Peace Dividend – Part 2

TT-33 Tokarev

TT-33 Tokarev

Peace Dividend – Part 2

Today’s morsel of shooty goodness from behind the Iron Curtain: the TT-33 pistol.  The acronym stands for Tula Tokarev (Tula being the arsenal where it was first made, Tokarev being the designer who created it), with 33 representing the year it was adopted, 1933).

Originally named the TT-30, it was later slightly modified (minor changes to the barrel, disconnector, trigger and frame were implemented, such as omission of the removable backstrap and changes to the full-circumference locking lugs) and renamed TT-33.

(click the title for more)

It’s a single-action pistol; based on Browning’s 1903 and 1911 designs, with the modification of having the hammer, sear & disconnector as a self-contained unit that can be removed.  This sub-assembly also has the cartridge feed lips on it, making the TT-33 more resistant to misfeeds due to magazine issues.  Made 1930 – 1954, it replaced the Nagant 1895 revolver as the standard Soviet sidearm, and was itself replaced by the Makarov PM in 1951.

It fires the 85-gr 7.62x25mm Tokarev cartridge at 1400fps (almost dimensionally the same as the .30 Mauser round, but higher pressure; don’t shoot Tokarev rounds in a Mauser!), and feeds from an 8-round single-stack magazine.  It apparently does not kick bad, but does make a bit of noise & blast when fired.  And there’s nothing wrong with that.

In addition to the Soviet version, this design was manufactured in other East Bloc countries:

  • Chinese models are called Model 51 (C&R eligible) and Model 54-1 (Norinco listed as manufacturer, not C&R eligible); also some versions called M20 and TU-90;   9mm version called the Model 213.
  • Poland:  PW wz.33
  • Romanian Model TTC
  • Hungarian Model 48 (rebarreled to fire 9x19mm)
  • North Korean M68
  • Yugoslavia M57, M65, M70A (and 9mm conversion M88)
  • Egypt made a version in 9mm called the Tokagypt, which was allegedly very popular with the Baader-Meinhoff gang.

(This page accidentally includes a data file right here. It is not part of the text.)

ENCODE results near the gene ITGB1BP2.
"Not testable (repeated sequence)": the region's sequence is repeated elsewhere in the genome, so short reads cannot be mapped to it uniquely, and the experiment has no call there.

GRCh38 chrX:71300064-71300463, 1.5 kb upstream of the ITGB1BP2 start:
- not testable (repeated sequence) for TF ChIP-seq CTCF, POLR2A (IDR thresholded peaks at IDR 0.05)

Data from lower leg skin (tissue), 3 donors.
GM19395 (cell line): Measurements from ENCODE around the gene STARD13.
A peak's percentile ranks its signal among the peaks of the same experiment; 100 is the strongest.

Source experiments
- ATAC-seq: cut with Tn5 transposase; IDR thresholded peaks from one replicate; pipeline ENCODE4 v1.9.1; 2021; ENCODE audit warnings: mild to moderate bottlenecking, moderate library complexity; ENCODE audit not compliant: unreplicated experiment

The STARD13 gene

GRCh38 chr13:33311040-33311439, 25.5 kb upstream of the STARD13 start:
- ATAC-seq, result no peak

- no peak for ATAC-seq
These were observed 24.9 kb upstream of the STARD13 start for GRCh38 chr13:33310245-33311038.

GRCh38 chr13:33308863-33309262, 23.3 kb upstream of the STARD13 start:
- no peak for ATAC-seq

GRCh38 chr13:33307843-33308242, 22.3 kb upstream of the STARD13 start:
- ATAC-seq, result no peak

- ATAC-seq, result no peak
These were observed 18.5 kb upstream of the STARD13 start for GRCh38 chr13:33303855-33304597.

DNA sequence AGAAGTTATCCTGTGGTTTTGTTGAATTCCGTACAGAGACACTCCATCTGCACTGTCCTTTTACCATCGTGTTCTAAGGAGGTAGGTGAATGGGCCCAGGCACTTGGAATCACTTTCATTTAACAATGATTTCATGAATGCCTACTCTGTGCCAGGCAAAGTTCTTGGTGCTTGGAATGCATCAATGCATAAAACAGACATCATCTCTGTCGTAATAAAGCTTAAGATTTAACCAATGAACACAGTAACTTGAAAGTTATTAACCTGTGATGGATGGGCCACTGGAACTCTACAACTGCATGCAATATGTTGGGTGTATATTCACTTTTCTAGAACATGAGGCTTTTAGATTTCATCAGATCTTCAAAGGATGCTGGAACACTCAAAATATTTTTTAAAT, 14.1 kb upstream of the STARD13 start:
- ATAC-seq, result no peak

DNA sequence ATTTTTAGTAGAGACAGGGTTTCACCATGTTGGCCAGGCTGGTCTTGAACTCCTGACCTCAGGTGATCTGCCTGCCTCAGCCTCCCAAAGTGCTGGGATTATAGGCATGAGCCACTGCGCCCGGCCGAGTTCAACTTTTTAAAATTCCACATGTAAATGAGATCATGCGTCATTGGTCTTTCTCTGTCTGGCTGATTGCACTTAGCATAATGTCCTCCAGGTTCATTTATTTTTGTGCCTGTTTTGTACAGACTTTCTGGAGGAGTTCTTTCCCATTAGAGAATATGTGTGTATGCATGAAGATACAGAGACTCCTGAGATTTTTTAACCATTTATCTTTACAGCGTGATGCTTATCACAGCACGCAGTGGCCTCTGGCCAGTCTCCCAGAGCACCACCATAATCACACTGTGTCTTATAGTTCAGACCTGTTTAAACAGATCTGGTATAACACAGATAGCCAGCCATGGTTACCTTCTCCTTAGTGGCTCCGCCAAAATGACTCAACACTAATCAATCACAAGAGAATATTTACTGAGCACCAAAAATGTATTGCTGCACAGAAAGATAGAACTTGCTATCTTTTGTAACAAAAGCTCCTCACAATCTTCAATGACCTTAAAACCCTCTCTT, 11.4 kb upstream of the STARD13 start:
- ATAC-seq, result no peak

Gun Tests magazine tested a Polish and Norinco TT-33 in their September 2002 issue.  Both guns fed & ejected reliably, and shot approximately 3″ groups at 15yds.

Some quirks:

1)  The front sight blade is machined from the slide; the rear sight is a U-notch that is dovetailed in (some guns allegedly have adjustable rear sights).  The rear notch is often quite narrow, especially on Chinese guns.  So take a good look through the sights before you buy.

2)  The safety issue.  Soviet versions do not have a safety as issued, just the ability to put the pistol on half-cock.  The satellite countries that produced their own versions followed that pattern for domestic use as far as I can determine.  But, to get imported under GCA1968 (which attempted to ban “cheap foreign Saturday Night Specials”), handguns must have a certain number of “points” which correspond to features that are considered sporting in nature.  Think of the “no flash hider” and “no bayonet lug” provisions of the 1994 Clinton Gun Ban (AKA: “1996 Clinton Congressional Enema”).  Adding a manual safety would generate a lot of points, making importation much more feasible.  So that is what many importers did.  Yes, it damages the collector value.  If you can find one without a safety, it is worth more.

Tokarev Safety Modifications

Tokarev Safety Modifications

Norincos often have manual safety added on the left side behind the top of the grip panel to allow importation.  With the safety on, the Chinese guns have the hammer blocked and the slide will not move.

Imported Polish, Romanian, and Yugoslavian models might have a safety on the left side, just behind the trigger (different position than Chinese, and only blocks the trigger).  Some guns have grip panels that accommodate the safety lever, and some do not.  And, apparently, there is variance within nationalities (due to different importers?) on safety implementation.

Regardless of what nationality and which safety design was added, the gun was not designed for a safety, and the workmanship with which they were added varies considerably.  Talk on the internet seems to indicate that a “tight” safety is better than a “loose” one.  Some complain that the safety detents are not deep enough to hold the lever in position, and people claim to have made them deeper by drilling.  Those same discussions claim that the frame steel is kind of soft, so I am not sure I can endorse that method.  In any case, try the safety and see how tightly it stays in each position.

3)  If you buy one, remember that it is at least 60 years old.  In addition to standard inspection points, look at the innards and watch for weak or rusty springs.  The Polish TT-33 that Gun Tests used had a weak spring with caused some light primer strikes. (no endorsement, I just found the link) has a lot of Tokarev parts listed for sale.

4)  Many surplus dealers mix & match parts, so be on the lookout for East Bloc guns with the wrap-around grips of the Tokagypt, for example.

Those who own them say the TT-33 is a fun gun to shoot.

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